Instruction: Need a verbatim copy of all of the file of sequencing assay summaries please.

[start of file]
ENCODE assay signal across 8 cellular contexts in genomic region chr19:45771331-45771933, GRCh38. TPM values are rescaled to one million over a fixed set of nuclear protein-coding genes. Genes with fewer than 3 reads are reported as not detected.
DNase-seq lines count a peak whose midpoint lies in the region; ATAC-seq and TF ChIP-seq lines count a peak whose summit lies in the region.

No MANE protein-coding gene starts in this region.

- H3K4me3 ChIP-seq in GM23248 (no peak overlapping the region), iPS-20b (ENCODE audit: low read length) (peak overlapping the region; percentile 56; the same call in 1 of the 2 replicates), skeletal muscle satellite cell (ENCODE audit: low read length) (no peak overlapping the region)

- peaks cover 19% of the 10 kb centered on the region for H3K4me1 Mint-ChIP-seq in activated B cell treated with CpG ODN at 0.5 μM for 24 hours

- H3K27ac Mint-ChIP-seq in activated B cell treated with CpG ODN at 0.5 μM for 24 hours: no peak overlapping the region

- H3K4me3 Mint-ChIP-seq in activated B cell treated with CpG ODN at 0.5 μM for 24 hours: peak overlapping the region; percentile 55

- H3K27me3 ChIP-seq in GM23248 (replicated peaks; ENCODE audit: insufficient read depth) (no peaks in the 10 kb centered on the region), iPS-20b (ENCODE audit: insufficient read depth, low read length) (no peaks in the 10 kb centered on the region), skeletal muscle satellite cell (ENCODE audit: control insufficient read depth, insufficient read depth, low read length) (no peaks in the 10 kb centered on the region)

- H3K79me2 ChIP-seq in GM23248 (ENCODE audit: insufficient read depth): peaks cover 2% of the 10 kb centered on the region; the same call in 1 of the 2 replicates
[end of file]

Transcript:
ENCODE assay signal across 8 cellular contexts in genomic region chr19:45771331-45771933, GRCh38. TPM values are rescaled to one million over a fixed set of nuclear protein-coding genes. Genes with fewer than 3 reads are reported as not detected.
DNase-seq lines count a peak whose midpoint lies in the region; ATAC-seq and TF ChIP-seq lines count a peak whose summit lies in the region.

No MANE protein-coding gene starts in this region.

- H3K4me3 ChIP-seq in GM23248 (no peak overlapping the region), iPS-20b (ENCODE audit: low read length) (peak overlapping the region; percentile 56; the same call in 1 of the 2 replicates), skeletal muscle satellite cell (ENCODE audit: low read length) (no peak overlapping the region)

- peaks cover 19% of the 10 kb centered on the region for H3K4me1 Mint-ChIP-seq in activated B cell treated with CpG ODN at 0.5 μM for 24 hours

- H3K27ac Mint-ChIP-seq in activated B cell treated with CpG ODN at 0.5 μM for 24 hours: no peak overlapping the region

- H3K4me3 Mint-ChIP-seq in activated B cell treated with CpG ODN at 0.5 μM for 24 hours: peak overlapping the region; percentile 55

- H3K27me3 ChIP-seq in GM23248 (replicated peaks; ENCODE audit: insufficient read depth) (no peaks in the 10 kb centered on the region), iPS-20b (ENCODE audit: insufficient read depth, low read length) (no peaks in the 10 kb centered on the region), skeletal muscle satellite cell (ENCODE audit: control insufficient read depth, insufficient read depth, low read length) (no peaks in the 10 kb centered on the region)

- H3K79me2 ChIP-seq in GM23248 (ENCODE audit: insufficient read depth): peaks cover 2% of the 10 kb centered on the region; the same call in 1 of the 2 replicates